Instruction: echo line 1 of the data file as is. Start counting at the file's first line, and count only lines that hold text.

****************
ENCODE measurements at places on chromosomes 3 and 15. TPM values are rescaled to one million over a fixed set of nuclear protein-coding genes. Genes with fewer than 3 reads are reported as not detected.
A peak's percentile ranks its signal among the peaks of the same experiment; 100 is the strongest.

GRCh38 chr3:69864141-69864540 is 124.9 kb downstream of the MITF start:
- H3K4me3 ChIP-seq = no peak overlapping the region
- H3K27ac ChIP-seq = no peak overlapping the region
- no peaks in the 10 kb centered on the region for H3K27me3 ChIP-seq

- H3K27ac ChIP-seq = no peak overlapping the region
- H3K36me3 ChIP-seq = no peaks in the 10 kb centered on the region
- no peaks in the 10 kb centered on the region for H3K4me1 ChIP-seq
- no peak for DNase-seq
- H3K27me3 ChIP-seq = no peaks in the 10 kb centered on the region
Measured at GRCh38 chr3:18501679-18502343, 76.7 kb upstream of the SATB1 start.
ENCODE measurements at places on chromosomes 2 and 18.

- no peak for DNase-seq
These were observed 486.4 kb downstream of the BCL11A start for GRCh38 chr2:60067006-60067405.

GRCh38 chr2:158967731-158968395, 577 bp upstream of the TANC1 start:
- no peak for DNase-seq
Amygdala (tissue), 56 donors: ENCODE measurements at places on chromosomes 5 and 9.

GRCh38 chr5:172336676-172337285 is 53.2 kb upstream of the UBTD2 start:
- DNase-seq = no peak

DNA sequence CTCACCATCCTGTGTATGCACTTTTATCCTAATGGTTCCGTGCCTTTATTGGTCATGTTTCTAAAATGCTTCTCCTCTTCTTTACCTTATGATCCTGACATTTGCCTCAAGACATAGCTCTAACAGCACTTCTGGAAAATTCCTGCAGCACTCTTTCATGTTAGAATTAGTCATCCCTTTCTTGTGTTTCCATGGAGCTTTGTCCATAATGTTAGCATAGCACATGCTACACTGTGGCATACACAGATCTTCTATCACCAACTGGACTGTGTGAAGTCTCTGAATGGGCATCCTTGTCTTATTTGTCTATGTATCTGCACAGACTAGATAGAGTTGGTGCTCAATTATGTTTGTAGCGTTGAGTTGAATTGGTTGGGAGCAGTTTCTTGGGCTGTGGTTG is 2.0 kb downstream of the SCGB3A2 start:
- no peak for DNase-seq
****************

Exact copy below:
ENCODE measurements at places on chromosomes 3 and 15. TPM values are rescaled to one million over a fixed set of nuclear protein-coding genes. Genes with fewer than 3 reads are reported as not detected.